Sometimes discussing the client’s expectations in depth leads to a determination that these expectations are unrealistic or don’t align with your way of practicing law. Early identification of problem clients or issues allows you to avoid entering into a relationship with a client who cannot be realistic, won’t let go of inflated expectations, or doesn’t value your advice.

Client-Friendly Fees

Take the client’s priorities and values into consideration when quoting the fee. Communicate your fees in terms of the value the client will receive rather than the cost of providing those services or the number of hours required to complete the matter.

Fee structure. In a successful lawyer-client relationship, both sides will feel that they got a fair deal at the completion of the case—the client will feel that she received good, solid legal representation in exchange for the fee paid, and the lawyer will feel that she received fair compensation. How effectively is your pricing tied to the attributes the client most highly values?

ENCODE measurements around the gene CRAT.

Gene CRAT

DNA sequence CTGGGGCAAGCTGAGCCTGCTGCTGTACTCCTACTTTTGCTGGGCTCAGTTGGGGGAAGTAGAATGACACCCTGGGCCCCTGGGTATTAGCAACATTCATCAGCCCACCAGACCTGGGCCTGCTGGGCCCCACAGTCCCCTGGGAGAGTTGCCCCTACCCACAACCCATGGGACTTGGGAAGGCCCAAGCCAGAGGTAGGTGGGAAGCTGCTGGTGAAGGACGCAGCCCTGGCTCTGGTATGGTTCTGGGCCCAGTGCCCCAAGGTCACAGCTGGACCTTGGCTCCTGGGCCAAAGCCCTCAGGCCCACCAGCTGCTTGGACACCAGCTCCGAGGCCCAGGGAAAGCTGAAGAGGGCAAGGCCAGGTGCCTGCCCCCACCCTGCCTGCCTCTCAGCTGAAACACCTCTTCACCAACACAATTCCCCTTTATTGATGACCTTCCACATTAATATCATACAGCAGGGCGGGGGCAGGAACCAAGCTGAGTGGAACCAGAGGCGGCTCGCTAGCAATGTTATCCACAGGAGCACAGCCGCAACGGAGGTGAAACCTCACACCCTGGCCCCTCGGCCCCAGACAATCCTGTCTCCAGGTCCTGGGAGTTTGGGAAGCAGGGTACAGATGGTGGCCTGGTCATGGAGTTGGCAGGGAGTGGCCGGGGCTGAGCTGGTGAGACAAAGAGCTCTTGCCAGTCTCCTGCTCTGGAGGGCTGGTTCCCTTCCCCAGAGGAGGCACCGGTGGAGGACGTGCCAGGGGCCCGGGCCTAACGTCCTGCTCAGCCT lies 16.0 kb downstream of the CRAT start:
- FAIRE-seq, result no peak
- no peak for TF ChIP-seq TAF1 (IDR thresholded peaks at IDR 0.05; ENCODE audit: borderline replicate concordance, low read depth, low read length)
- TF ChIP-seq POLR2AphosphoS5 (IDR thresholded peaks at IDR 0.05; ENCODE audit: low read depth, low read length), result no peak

Many pricing strategies put you at odds with your clients, interfering with the relationship of trust between attorney and client. Clients are concerned with the overall cost of the representation, not just a billable rate. Merely because most lawyers in your practice area use the same method of calculating fees doesn’t mean that you can’t devise a different system that comports more with your clients’ wants and needs. Offer an alternative fee structure, or quote a fee up front for the entire engagement.